Paul Yakoboski, TIAA-CREF Institute
October 2005 |
Issues regarding retirement planning and preparations among college and university faculty are of importance to both the faculty themselves and administrators of higher education institutions. Faculty have a self-interest in ensuring that they have a financially secure retirement. Administrators are interested from the strategic planning perspective of attracting and retaining quality faculty, along with managing the orderly flow of faculty out of the institution.
With such issues as motivation, the TIAA-CREF Institute developed the Retirement Confidence Survey of College and University Faculty to better understand the retirement planning and saving behavior of college and university faculty, as well as to gauge faculty perceptions regarding various aspects related to their retirement preparations. This report summarizes the key findings from the survey, analyzes how they compare with findings for all working Americans, and discusses differences that emerged by faculty and institutional demographics.
Survey results indicate that America’s higher education faculty are confident in their prospects for a comfortable retirement and, relative to all working Americans, they are doing a good job of preparing for retirement. Among higher education faculty, 35% are very confident in their retirement income prospects and an additional 51% are somewhat confident. Two-thirds (65%) expect employer-sponsored retirement plans to be their largest source of retirement income. Almost all (95%) of faculty have personally saved money for retirement and 66% have tried to determine how much they need to save so they can afford a comfortable retirement.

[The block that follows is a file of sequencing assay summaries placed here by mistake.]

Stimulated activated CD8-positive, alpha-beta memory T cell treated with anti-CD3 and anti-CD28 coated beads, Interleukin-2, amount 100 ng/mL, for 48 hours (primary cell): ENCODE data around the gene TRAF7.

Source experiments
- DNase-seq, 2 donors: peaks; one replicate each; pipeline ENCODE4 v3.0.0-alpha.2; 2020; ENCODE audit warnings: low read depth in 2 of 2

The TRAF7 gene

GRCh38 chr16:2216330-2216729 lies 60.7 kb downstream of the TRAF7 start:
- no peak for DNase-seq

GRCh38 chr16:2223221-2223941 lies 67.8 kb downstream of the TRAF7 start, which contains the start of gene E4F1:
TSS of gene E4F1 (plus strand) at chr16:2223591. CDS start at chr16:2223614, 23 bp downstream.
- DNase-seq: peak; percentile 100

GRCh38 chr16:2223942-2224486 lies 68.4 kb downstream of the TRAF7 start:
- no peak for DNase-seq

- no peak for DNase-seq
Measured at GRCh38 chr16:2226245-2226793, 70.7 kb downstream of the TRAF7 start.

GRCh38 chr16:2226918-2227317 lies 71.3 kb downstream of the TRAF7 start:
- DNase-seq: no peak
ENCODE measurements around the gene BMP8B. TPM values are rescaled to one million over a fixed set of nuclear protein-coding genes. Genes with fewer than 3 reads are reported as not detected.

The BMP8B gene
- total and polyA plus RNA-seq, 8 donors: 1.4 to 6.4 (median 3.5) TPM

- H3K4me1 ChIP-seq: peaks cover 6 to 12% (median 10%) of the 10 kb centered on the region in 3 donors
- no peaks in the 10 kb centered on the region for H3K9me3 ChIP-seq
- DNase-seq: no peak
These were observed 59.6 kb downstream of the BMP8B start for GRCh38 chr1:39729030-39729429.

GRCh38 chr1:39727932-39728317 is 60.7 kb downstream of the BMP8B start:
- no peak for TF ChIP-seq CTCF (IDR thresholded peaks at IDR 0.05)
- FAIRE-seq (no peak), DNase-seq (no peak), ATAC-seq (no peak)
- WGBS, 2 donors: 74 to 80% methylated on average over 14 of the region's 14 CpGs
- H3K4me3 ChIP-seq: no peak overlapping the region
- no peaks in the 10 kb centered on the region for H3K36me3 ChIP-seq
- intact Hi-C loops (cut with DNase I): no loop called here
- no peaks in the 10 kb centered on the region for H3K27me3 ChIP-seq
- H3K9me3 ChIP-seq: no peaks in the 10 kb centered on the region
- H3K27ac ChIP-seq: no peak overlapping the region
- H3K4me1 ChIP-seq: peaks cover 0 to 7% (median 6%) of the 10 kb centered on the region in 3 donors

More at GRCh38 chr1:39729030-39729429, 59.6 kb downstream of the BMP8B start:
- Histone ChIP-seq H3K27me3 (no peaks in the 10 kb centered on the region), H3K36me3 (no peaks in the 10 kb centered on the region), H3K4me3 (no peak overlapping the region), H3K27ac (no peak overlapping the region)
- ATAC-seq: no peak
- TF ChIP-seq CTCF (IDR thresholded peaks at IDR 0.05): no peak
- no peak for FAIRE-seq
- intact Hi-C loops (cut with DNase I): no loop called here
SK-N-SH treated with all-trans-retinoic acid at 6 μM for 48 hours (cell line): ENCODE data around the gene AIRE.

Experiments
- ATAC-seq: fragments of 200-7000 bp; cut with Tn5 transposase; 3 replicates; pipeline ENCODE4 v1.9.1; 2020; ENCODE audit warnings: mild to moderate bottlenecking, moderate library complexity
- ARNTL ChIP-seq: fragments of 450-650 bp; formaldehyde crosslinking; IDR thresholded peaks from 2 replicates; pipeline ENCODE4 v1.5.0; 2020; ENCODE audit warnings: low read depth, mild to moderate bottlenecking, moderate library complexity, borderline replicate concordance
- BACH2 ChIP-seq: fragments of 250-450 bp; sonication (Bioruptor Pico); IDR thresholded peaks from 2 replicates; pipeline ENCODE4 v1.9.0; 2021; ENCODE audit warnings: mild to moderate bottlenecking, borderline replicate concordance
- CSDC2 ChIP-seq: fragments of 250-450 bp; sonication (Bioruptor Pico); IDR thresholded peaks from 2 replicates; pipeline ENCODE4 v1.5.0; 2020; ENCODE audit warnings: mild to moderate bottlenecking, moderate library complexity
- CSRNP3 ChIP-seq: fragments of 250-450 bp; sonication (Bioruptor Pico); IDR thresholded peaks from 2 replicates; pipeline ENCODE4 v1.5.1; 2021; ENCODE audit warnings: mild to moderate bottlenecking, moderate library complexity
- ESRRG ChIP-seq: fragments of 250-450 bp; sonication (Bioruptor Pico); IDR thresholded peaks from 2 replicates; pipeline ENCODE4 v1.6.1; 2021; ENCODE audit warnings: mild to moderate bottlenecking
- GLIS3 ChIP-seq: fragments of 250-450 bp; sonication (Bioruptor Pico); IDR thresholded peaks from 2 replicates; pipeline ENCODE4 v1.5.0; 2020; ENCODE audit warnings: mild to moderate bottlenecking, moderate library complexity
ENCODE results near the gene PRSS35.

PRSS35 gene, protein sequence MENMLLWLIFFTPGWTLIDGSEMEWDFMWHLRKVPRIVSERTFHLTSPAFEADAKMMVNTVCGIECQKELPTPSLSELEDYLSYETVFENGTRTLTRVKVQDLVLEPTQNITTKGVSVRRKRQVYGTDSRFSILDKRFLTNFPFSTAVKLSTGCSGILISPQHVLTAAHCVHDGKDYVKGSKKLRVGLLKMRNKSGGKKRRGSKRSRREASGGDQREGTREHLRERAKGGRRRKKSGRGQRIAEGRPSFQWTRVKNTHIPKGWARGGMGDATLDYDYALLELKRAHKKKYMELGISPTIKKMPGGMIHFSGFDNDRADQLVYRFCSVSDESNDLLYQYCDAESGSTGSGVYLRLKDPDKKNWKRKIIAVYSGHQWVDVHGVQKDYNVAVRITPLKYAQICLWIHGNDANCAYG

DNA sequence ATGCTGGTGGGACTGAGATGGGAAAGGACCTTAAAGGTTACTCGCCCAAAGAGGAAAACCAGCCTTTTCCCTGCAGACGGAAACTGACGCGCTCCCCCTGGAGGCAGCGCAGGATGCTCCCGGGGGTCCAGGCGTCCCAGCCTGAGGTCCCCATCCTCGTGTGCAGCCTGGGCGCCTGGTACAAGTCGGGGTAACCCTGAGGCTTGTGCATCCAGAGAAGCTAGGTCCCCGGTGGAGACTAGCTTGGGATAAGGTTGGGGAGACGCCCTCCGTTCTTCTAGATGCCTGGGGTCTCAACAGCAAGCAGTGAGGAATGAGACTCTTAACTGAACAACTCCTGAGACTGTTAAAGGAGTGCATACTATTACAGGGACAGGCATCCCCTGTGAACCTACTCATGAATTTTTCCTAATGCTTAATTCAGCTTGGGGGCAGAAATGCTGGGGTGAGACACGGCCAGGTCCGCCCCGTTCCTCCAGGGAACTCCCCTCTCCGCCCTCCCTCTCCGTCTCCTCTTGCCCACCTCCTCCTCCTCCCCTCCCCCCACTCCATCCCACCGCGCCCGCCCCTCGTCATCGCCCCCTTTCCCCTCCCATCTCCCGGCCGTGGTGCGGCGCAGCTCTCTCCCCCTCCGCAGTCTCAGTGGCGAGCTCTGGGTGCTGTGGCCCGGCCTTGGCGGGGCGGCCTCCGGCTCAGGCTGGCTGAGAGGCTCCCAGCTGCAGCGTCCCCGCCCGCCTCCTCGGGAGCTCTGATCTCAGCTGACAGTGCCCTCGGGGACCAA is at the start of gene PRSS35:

By comparison, only 25% of all working Americans say that they are very confident that they will have enough money in retirement, while an additional 40% are somewhat confident. Only 69 percent of all working Americans have begun to save for retirement and only 42% have tried to do determine how much they need to save for retirement.
While higher education faculty tend to be older, have higher incomes and have higher education levels relative to the general working population, all of which would account for some of their better preparation and greater confidence, they also benefit from the retirement systems in place within the higher education community. There are important differences in retirement plan availability and design in higher education that would contribute to better outcomes.
The following fact sheets provide summaries of survey results segmented by selected faculty classifications: